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Local News

  • Art among the fun

    Entitled Horsing Around with the Arts, the Shelby Regional Arts Council will host for the first time an art show that will run in conjunction with the Shelbyville Horse Show Jubilee.

    “This is going to be a fun event and a fun space for people to visit,” said Eilene Collins with Shelby Main Street, who is coordinating the Jubilee events.

    On Saturday, July 30, amidst the usual excitement and fun on Main Street, guests will have an opportunity to slow down and take in the artistic talent of our community.

  • Retail heating up

    With temperatures lingering in the 90s, summer is heating up and so are the some summer-related retail items.  Rural King assistant manager Kim Matthews said they have been selling tons of fans and lawn-related items.

    She said sales have remained high.

    Sales may not be so hot across the map, however. CNNMoney reported that retail sales in June fell .3 percent from May. This data, they noted, is surprising because April and May were also both slow retail seasons, despite the expectation that sales would bounce back after a slow winter.

  • Unification event Sunday

    In the wake of the grave tragedies over the past few weeks, one Shelby County resident has taken it upon himself to reunify the community.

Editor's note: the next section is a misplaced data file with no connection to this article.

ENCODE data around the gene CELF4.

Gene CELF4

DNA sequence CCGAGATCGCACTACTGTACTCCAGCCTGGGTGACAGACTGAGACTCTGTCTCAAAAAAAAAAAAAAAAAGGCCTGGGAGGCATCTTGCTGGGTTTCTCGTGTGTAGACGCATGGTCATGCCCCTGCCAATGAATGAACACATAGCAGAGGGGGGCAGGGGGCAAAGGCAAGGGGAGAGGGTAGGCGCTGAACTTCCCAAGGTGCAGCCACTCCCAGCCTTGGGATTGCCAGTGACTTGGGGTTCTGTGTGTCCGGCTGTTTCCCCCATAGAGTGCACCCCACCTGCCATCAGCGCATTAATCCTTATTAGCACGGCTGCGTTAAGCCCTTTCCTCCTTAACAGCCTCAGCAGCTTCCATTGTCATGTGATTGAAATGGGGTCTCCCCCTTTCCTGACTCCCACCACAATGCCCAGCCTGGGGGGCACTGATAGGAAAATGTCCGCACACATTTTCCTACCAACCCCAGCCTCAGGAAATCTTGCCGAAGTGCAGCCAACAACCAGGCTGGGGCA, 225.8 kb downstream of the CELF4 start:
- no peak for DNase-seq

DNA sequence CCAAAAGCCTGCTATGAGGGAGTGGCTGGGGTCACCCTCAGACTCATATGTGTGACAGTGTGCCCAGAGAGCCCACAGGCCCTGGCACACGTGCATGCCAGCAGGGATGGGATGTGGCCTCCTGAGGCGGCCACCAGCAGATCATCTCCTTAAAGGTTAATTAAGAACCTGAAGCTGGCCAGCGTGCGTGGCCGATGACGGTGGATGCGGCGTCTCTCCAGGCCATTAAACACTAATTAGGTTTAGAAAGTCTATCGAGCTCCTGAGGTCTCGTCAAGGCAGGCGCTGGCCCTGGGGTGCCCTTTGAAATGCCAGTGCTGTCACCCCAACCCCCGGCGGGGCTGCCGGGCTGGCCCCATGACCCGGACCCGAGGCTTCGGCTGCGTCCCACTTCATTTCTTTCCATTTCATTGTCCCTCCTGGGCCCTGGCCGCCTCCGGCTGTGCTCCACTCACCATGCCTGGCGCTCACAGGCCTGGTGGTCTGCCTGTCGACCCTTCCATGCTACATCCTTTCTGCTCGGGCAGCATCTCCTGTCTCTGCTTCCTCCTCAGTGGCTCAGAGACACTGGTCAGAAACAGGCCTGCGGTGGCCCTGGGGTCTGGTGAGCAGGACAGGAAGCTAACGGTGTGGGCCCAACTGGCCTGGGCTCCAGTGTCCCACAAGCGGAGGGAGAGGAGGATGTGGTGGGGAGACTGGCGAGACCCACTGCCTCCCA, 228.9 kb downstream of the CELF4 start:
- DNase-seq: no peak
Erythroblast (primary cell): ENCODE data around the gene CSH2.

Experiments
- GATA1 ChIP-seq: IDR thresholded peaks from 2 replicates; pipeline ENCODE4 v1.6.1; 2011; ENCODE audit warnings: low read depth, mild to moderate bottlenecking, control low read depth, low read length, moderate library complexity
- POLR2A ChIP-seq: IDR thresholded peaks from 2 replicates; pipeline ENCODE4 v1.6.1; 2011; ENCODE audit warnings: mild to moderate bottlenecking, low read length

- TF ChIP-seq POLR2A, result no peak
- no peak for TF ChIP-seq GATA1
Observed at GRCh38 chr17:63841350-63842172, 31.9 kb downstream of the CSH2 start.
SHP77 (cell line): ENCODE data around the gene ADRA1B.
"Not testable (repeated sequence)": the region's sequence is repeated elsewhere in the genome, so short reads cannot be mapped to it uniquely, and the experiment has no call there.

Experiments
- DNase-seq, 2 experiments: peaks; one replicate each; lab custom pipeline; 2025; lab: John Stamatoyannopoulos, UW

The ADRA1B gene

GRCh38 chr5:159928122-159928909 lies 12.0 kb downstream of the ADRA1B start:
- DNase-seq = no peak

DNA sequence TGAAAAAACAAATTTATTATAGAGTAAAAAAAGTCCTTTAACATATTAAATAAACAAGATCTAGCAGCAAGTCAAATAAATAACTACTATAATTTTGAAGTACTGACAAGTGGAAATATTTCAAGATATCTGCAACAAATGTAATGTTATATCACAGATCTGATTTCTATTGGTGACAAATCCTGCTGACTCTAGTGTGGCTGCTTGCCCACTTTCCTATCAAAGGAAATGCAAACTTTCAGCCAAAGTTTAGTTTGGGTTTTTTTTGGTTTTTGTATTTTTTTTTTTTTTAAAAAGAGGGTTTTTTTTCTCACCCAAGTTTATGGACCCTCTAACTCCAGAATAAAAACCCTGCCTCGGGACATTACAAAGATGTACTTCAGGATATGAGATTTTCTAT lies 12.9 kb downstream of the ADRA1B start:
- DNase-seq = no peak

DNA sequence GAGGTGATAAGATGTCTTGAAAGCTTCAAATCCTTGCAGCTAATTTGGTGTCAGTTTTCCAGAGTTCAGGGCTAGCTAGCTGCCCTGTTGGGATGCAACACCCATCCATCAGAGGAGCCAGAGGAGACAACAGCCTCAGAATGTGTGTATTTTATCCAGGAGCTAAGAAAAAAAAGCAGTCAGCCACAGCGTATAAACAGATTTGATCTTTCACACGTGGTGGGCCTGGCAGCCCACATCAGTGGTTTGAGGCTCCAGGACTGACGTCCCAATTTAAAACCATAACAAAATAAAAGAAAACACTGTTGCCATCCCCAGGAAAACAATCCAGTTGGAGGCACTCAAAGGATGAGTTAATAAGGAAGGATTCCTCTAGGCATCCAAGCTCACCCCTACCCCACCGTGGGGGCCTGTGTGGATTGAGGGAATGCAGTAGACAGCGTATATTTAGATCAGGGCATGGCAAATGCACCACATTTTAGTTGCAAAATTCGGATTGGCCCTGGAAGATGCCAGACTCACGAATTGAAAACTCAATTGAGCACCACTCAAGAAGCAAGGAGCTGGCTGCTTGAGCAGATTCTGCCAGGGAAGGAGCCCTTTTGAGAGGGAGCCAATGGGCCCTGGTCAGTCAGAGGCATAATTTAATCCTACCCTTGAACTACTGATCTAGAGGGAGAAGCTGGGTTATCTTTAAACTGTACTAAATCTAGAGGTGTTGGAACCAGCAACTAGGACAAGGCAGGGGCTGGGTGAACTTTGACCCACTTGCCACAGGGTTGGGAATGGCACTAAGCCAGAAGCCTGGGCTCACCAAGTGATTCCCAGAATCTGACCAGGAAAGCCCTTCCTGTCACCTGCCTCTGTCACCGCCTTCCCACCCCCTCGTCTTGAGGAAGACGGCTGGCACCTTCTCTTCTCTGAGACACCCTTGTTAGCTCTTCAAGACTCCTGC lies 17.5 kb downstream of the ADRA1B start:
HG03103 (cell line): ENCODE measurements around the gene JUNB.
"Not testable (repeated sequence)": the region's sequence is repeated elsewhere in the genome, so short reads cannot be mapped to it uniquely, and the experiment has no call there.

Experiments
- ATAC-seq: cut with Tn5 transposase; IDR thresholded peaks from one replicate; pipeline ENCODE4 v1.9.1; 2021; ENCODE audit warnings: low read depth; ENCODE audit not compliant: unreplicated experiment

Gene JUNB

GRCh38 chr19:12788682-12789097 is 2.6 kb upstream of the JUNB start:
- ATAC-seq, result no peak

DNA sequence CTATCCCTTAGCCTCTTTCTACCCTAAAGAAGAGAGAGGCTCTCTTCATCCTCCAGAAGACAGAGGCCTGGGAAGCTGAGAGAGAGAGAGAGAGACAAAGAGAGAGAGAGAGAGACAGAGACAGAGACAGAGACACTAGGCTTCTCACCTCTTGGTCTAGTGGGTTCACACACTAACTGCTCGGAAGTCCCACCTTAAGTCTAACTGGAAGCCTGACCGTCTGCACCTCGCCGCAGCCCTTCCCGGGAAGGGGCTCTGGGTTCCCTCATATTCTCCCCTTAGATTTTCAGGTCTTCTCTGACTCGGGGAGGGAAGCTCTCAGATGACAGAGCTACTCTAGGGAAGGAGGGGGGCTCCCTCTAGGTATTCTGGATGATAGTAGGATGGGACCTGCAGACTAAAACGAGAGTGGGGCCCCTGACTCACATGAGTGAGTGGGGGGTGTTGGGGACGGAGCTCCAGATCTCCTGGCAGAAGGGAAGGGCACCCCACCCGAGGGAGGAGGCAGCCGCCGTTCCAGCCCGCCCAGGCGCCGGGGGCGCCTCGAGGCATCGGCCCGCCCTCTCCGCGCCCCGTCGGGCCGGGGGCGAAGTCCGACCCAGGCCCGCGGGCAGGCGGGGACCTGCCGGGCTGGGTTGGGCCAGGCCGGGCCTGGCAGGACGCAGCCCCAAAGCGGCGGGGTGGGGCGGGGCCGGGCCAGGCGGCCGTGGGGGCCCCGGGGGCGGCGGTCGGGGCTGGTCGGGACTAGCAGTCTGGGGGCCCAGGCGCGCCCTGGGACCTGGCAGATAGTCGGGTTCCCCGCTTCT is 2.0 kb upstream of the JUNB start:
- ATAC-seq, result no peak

• Surfing broadband options

    An air of expectancy hung over a crowd of about 25 people who gathered at the Stratton Center Tuesday night as they waited to hear what kind of ideas would come from a workshop on how to improve – and in some cases, provide for the first time – broadband Internet access to their neighborhoods.

  • Laboring to farm

    With all the issues that farmers endure everyday, trying to find enough people to work their farms continues to be a major problem, especially now that a new problem has cropped up recently.

    A federal program that permits farmers to bring in migrant workers from other countries has added more requirements with paperwork that is causing delays for farmers in bringing in laborers, said

  • Putnam resigns from Simpsonville P.D.

     

  • Kentucky is ahead of CDC opioid recommendations

    New federal guidelines for treating pain are encouraging doctors to prescribe fewer narcotics, especially high-powered pain pills such as OxyContin and Vicodin.

    The Centers for Disease Control recently released an appeal to the medical community in what it termed an “urgent response” to an epidemic of overdose deaths in the United States.

  • Dilapidated to delightful

    With a light at the end of the tunnel, it seems nearly three years of manual and mental labor are about to pay off.  Members of the Shelbyville Preservation Group hope their efforts at the former Blue Gables motel will turn the once eye sore into a vibrant eye catcher. 

    “We would like to lease by the first of August,” said Kerry Magan, who was recently appointed president of the Shelbyville Preservation Group.

  • Board of Ed meets Thursday

    The Shelby County Board of Education will meet with a light agenda Thursday at Central Office, 1155 West Main Street. The board will host a Diploma Recovery Graduation ceremony and consider the approval of an Eagle Scout Project.

     

    Also at the meeting, the board will:

    ·       Consider approval of revised BG-1 for the Shelby County High Gym Sound System and Technology Upgrade project.

  • Zaxby’s lot considered for city annexation